Aug. 24, 2022, was a muggy, sweltering day at 88 degrees with unbearably high humidity. The sun shone high in the sky, and the air was thick, clinging to anyone brave enough to venture outside. As many Marylanders desperately searched for ways to find relief from the heat, plenty of Americans all over the country found themselves experiencing a different sort of relief: financial relief. Because that was the day that President Joe Biden announced his plan for student loan forgiveness.
The idea of student loan forgiveness is precisely what it sounds like; the cancellation or discharge of a loan acquired to further one’s education, no longer requiring an individual to pay it back. Biden’s student loan forgiveness plan would abolish up to $10,000 of federal debt for most loan recipients and up to $20,000 for students who have also received the Pell Grant. In the weeks following his Aug. 24 announcement, Biden said that it is to be expected that 95 percent of loanees (which is almost 43 million people) would benefit from his student loan forgiveness plan, with 43 percent (which is about 20 million people) having their debt fully canceled.
“The benefits of the original student loan forgiveness plan (PSLF) are that it rewards people who have chosen to work in public service. These jobs tend to pay less than private sector jobs but are vitally important to society,” said CCBC Assistant Professor Jeremy Caplan. “I can understand why some may be against it, but in my view, loan forgiveness tends to benefit those who need it.”
And to many U.S. citizens, the student loan forgiveness plan does seem like a blessing; having one less thing to worry about financially is a huge weight lifted off the average person’s shoulders. Although, plenty of other Americans have been quick to voice their displeasure. Many are concerned about how student loan forgiveness will impact the economy and how it primarily caters to lower and middle-income earners.
A chart issued by the White House broke down the allocation of overall dollars forgiven, showing that 87 percent of the money would go to individuals with a yearly income of less than $75,000. However, there is an income cap of $125,000 for participating in the program; any individual earning an annual income of more than $125,000 will not be eligible for student loan forgiveness.
First-year college student Kaelynn Kerns would consider herself in favor of student loan forgiveness though she can also see the potential downfalls.
“I feel as though many will believe that this loan forgiveness is unfair due to either them paying off their loans before this goes into effect or people will believe that the qualifications for it are unfair … due to the increase of inflation, causing sudden household struggles that some haven't faced before. They could (then) think that the income cap should increase to fit their household as well.”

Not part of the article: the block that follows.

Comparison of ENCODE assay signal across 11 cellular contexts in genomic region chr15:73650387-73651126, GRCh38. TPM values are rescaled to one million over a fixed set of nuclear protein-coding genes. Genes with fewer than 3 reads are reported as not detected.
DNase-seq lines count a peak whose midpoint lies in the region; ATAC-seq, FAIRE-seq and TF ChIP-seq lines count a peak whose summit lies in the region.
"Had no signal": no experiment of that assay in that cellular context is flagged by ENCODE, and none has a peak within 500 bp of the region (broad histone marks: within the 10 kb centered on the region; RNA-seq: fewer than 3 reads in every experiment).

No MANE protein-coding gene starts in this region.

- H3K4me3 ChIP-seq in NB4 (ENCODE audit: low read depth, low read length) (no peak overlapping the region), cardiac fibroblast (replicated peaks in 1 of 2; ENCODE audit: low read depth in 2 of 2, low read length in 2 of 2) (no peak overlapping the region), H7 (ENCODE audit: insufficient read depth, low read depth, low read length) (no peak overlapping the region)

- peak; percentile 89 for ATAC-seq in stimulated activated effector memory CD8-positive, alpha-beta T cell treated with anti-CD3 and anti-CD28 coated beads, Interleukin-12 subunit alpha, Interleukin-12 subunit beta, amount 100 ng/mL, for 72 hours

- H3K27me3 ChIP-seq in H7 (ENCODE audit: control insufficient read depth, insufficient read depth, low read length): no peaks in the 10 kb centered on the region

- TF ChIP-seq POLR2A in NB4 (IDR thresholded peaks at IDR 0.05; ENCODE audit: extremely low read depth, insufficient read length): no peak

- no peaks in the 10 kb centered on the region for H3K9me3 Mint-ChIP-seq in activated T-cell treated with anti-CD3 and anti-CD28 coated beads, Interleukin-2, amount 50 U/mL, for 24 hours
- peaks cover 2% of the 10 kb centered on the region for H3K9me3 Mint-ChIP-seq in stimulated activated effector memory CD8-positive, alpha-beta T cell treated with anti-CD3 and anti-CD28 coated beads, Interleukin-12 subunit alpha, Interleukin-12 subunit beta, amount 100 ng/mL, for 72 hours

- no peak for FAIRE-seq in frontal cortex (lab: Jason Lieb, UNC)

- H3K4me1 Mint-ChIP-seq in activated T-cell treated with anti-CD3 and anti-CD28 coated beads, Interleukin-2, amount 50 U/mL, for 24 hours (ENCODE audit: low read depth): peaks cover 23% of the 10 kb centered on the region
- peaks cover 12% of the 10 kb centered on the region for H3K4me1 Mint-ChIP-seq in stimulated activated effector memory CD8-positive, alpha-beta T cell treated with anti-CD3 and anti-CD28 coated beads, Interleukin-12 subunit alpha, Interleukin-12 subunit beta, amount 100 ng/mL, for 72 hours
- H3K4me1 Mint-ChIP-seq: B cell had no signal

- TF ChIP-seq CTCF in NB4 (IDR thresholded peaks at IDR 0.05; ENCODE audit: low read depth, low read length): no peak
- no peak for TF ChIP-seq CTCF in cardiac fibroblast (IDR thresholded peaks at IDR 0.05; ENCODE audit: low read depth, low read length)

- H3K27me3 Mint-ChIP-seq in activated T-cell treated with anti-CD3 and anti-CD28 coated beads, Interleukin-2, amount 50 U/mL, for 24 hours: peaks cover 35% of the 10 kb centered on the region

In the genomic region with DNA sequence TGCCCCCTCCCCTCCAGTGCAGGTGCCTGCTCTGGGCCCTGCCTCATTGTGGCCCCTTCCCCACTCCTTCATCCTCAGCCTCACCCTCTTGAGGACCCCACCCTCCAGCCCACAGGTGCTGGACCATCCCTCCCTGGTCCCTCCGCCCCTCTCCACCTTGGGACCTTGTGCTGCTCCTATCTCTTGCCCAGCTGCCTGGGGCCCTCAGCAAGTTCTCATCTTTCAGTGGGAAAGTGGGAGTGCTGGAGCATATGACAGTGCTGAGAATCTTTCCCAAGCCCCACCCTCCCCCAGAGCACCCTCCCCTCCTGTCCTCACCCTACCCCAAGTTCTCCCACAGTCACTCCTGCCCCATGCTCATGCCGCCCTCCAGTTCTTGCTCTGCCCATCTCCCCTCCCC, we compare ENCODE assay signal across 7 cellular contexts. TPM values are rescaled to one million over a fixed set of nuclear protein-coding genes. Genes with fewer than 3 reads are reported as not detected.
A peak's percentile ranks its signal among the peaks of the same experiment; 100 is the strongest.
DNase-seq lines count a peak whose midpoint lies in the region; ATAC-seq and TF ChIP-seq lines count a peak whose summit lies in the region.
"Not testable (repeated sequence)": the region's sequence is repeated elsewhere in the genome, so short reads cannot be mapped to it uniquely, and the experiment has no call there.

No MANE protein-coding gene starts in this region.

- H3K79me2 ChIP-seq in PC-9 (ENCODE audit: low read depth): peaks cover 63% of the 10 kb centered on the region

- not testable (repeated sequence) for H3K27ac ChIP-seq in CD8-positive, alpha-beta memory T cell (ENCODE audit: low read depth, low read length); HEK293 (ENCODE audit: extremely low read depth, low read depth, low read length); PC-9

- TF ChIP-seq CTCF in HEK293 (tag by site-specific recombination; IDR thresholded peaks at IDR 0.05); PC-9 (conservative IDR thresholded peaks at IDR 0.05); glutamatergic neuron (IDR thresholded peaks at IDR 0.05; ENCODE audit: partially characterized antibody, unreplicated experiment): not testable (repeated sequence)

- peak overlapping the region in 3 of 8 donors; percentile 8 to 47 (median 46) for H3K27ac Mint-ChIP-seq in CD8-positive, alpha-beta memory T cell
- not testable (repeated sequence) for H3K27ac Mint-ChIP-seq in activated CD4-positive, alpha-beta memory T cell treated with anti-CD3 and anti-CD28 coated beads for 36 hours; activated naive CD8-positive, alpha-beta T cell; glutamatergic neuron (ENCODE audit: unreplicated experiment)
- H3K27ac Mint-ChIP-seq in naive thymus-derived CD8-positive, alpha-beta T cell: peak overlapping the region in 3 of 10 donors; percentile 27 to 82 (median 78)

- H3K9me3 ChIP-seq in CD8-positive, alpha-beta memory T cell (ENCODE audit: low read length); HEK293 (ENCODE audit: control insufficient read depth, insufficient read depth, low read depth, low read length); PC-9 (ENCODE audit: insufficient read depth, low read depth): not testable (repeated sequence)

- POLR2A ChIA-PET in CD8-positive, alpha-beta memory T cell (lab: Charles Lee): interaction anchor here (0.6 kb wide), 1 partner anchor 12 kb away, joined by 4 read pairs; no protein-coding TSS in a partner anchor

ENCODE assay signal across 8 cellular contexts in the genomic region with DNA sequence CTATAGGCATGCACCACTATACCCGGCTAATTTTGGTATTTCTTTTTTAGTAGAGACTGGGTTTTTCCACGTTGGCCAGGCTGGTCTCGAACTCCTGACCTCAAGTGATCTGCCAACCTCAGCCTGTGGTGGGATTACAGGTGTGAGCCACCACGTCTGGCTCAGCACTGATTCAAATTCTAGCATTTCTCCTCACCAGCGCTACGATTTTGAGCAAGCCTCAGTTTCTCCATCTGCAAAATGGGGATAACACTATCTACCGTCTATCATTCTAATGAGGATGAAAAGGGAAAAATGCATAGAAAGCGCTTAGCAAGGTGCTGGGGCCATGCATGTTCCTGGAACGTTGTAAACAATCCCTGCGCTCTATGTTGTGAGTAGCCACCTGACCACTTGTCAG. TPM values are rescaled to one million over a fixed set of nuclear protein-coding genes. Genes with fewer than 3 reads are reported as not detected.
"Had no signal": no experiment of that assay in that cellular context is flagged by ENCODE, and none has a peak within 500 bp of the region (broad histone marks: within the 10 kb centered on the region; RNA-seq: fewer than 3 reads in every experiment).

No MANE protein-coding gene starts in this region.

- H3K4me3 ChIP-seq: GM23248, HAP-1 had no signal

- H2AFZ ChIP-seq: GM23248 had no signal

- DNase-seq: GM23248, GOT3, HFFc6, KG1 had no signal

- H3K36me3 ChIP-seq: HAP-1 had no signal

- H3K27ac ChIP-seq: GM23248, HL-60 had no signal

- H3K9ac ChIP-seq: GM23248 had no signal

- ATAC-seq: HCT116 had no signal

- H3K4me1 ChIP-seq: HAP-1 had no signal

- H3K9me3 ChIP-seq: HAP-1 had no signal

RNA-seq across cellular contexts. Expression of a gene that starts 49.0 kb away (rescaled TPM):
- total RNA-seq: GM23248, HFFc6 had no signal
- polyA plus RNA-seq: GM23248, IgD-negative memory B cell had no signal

And while many U.S. citizens have been quick to express that sentiment online, college graduate Jeff Nash takes the opposite view.
“As someone with very little student debt remaining, I believe this decision will ultimately open doors of opportunity for individuals and families that have felt restricted by the weight of these loans.”
He explains, “Homeownership, often quoted as the ‘American Dream,’ was unattainable for hundreds of thousands because of student loan debt, despite those with above-average incomes.”
Nevertheless, Republican politicians have threatened to bring a legal challenge against Biden’s student loan forgiveness plan. While no official lawsuit has been filed yet, GOP general attorneys from Arizona, Missouri and Texas are highly considering all their potential options to stop student loan forgiveness from happening. Their most considerable criticism is that the policy would be inequitable to Americans who never attended college and to those who have already paid off their debts or never had to take out a loan in the first place.
However, another college graduate named Kahlan Murray would seem to challenge the Republican argument, saying, “Overall, I don’t feel one way or another since it does not impact me at this time as I paid off my loans.”
That said, to remain on the safe side, experts have suggested that loanees fill out their applications by Nov. 15. The reason for this is that according to the Education Department, it will take about six weeks for cancellation or payment reductions to go into effect. And with the pause on federal student loans expiring on Dec. 31., it is vital that loan recipients try and make sure that their debts are reduced or eliminated by then and before a formal lawsuit is brought. Because even if the courts were to rule against the Biden Administration, there is a good chance loanees will get to keep their student loan forgiveness, so long as their debt was forgiven before the ruling.
Student loan forgiveness is a hot topic of discussion from both sides of the political spectrum, with both liberals and conservatives having valid arguments, whether for or against it. With anything affecting this many people, there will always be mixed reactions. When that happens, it is crucial to listen to both sides and to keep in mind the intention behind a big decision like this and its impact on those it is intended to help.
For more information on student loan forgiveness, visit https://www.ed.gov/subscriptions